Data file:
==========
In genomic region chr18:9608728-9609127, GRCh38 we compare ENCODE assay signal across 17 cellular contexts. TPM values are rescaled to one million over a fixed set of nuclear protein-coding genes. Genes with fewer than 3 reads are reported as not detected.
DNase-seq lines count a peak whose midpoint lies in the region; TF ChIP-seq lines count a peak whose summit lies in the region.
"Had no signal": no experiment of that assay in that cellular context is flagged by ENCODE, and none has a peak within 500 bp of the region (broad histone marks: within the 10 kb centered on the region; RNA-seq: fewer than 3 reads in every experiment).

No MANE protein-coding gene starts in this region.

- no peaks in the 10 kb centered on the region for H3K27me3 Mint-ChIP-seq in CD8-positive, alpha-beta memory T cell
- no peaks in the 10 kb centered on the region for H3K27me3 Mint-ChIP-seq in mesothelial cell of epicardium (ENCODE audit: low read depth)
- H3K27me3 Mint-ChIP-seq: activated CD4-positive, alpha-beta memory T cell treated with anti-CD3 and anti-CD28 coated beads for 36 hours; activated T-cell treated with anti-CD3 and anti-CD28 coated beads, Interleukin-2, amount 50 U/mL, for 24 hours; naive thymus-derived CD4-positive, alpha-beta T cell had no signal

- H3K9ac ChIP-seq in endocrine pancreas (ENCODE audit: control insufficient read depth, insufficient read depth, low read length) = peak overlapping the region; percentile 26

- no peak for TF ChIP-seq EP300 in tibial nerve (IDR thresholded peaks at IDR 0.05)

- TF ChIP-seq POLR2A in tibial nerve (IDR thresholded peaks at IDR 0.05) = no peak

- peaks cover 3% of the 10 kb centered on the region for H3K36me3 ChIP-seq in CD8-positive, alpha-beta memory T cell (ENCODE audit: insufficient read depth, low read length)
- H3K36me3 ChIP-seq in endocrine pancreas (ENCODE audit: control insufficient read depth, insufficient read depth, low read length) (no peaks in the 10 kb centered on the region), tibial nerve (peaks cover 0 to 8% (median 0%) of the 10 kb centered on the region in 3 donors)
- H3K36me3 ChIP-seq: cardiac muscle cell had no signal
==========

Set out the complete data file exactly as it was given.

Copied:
In genomic region chr18:9608728-9609127, GRCh38 we compare ENCODE assay signal across 17 cellular contexts. TPM values are rescaled to one million over a fixed set of nuclear protein-coding genes. Genes with fewer than 3 reads are reported as not detected.
DNase-seq lines count a peak whose midpoint lies in the region; TF ChIP-seq lines count a peak whose summit lies in the region.
"Had no signal": no experiment of that assay in that cellular context is flagged by ENCODE, and none has a peak within 500 bp of the region (broad histone marks: within the 10 kb centered on the region; RNA-seq: fewer than 3 reads in every experiment).

No MANE protein-coding gene starts in this region.

- no peaks in the 10 kb centered on the region for H3K27me3 Mint-ChIP-seq in CD8-positive, alpha-beta memory T cell
- no peaks in the 10 kb centered on the region for H3K27me3 Mint-ChIP-seq in mesothelial cell of epicardium (ENCODE audit: low read depth)
- H3K27me3 Mint-ChIP-seq: activated CD4-positive, alpha-beta memory T cell treated with anti-CD3 and anti-CD28 coated beads for 36 hours; activated T-cell treated with anti-CD3 and anti-CD28 coated beads, Interleukin-2, amount 50 U/mL, for 24 hours; naive thymus-derived CD4-positive, alpha-beta T cell had no signal

- H3K9ac ChIP-seq in endocrine pancreas (ENCODE audit: control insufficient read depth, insufficient read depth, low read length) = peak overlapping the region; percentile 26

- no peak for TF ChIP-seq EP300 in tibial nerve (IDR thresholded peaks at IDR 0.05)

- TF ChIP-seq POLR2A in tibial nerve (IDR thresholded peaks at IDR 0.05) = no peak

- peaks cover 3% of the 10 kb centered on the region for H3K36me3 ChIP-seq in CD8-positive, alpha-beta memory T cell (ENCODE audit: insufficient read depth, low read length)
- H3K36me3 ChIP-seq in endocrine pancreas (ENCODE audit: control insufficient read depth, insufficient read depth, low read length) (no peaks in the 10 kb centered on the region), tibial nerve (peaks cover 0 to 8% (median 0%) of the 10 kb centered on the region in 3 donors)
- H3K36me3 ChIP-seq: cardiac muscle cell had no signal